By MICHAEL R. BLOOD
LOS ANGELES—Starved for campaign cash, John McCain never ran a TV commercial in California, the surest way to reach voters in the vast state. He didn’t send a piece of mail to voters in a season when mailboxes are stuffed with political advertising.Instead, volunteers dialed up voters and knocked on doors. And McCain went a long way on his name.
The Arizona senator crushed Mitt Romney in the nation’s most populous state on Super Tuesday, cementing his national front-runner status and positioning himself to win most, if not all, of the state’s 170 delegates.
With 92 percent of precincts reporting, McCain had 42 percent of the vote to Romney’s 34 percent. Former Arkansas Gov. Mike Huckabee trailed with 11 percent.
Just months ago, McCain was all but forgotten in the race after his campaign ran out of money and momentum in the summer. But he regained his footing with wins in New Hampshire, South Carolina and Florida, propelling him to a series of wins Tuesday from coast to coast.
He clearly benefited when Rudy Giuliani’s campaign collapsed last week, ending the competition over party moderates.
“McCain is a household name. Romney’s problem was most Californians don’t know who the heck he is,” said Republican analyst Allan Hoffenblum. With the tight primary schedule, Romney “spent all his time and early money in Iowa, New Hampshire, Michigan and Florida. There was not enough time for him to create a separate image here in California.”
After overcoming his troubles last year, McCain came to California with built-in advantages: He’s from neighboring Arizona; as a war hero, he has natural appeal with California’s many veterans and active-duty personnel; and he won the endorsement of popular Gov. Arnold Schwarzenegger, who’s been campaigning for him across the state.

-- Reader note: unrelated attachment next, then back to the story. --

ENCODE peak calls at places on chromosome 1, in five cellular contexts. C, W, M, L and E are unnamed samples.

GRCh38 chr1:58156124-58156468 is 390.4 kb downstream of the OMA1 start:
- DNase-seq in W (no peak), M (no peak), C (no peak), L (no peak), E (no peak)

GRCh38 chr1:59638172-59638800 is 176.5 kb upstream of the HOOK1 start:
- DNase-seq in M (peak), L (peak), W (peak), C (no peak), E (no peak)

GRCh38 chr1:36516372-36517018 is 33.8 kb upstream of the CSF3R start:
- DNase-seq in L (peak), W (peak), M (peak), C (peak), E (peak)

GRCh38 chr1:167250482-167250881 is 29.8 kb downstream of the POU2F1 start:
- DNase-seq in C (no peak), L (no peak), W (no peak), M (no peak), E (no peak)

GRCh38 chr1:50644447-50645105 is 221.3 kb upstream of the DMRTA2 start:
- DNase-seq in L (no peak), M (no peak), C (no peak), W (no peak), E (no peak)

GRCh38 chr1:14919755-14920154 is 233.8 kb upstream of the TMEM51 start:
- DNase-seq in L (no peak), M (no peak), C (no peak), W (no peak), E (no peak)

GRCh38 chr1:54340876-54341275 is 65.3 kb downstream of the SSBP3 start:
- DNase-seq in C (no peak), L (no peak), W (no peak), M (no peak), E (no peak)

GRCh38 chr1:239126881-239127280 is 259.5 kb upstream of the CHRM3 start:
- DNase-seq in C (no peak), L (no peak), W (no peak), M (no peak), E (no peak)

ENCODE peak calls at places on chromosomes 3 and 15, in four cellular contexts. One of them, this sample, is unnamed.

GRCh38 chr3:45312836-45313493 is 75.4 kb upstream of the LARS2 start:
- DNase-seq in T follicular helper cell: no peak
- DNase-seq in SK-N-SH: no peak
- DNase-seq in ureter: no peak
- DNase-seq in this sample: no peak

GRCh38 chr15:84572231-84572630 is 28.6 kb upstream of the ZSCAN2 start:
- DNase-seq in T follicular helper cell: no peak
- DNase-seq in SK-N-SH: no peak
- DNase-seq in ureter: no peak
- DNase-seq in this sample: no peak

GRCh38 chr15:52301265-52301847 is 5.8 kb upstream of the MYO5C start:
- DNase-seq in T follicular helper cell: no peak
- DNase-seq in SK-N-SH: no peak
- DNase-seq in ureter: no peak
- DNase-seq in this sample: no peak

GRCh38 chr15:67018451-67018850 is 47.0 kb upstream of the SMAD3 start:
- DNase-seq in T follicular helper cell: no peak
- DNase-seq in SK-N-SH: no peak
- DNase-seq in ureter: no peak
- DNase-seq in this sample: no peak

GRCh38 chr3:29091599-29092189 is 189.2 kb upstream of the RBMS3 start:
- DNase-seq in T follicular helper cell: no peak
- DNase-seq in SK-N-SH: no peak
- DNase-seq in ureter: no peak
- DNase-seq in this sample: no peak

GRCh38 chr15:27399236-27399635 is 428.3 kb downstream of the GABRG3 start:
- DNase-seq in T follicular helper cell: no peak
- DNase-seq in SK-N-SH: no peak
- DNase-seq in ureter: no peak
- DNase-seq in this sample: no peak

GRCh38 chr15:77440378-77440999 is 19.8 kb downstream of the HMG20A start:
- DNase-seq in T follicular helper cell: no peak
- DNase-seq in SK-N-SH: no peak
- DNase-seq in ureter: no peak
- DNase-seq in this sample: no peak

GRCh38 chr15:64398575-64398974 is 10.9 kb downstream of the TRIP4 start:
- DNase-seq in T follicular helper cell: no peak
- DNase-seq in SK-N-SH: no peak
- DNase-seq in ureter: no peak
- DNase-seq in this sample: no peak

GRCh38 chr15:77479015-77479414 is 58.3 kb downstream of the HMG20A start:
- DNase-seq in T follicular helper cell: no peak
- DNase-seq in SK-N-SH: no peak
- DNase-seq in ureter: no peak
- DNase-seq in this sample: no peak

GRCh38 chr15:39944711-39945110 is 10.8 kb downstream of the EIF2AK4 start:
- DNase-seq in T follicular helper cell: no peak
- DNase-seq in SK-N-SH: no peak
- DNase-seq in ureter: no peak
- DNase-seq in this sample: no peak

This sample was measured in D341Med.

A survey of voters leaving polling places found McCain was the overwhelming choice of GOP moderates and those looking for decisive leadership in a time of war. Romney has been fighting to win over conservatives who dominate California’s primary, and the exit poll found he was the favorite of “very conservative” voters as well as those who identified illegal immigration as the nation’s top issue.
Signs of a tightening race sent both candidates hurrying back to California this week, and Romney spent lavishly on TV advertising in hopes of stalling his rival’s momentum.
For the first time this year, California Republicans divvied up delegates based on the winner in each of the state’s 53 congressional districts. McCain soundly defeated his rival from San Diego to the Napa Valley. Fresno County was one place the outcome look inconclusive, according to unofficial returns.
Romney, the former Massachusetts governor and wealthy businessman, was unbowed by his Super Tuesday showing.
“We’re going to keep on battling,” he said in Boston.
To no surprise, illegal immigration was a top issue for many California Republicans.
Exit polls found Romney was favored by those who want illegal workers deported and some conservatives saw McCain as the face of liberal immigration policy. But the Arizona senator also won votes for proposing a pathway to citizenship for illegal workers.
Immigration reform “is really the thing that made me vote for him,” said Juan Carlos, 32, a Los Angeles technology consultant who moved to the U.S. from Mexico 15 years ago.
In the closing days of the campaign, McCain aired a tough-talk radio ad on illegal immigration, a sign that he was vulnerable on the issue. “I’ve listened and learned,” he said in the ad. “I’ll hire new border guards, build a fence.”
Another McCain voter, a Sacramento-area Target retail manager Mike Ronnebeck, 45, said he admired the senator because “he works across boundaries with Republicans and Democrats.”
California had long been a forgotten state in the presidential election, a place where candidates came mostly to collect checks in the fundraising centers of Hollywood and Silicon Valley. But this year the state has seen new clout and visibility since moving its primary to Super Tuesday from its traditional June berth.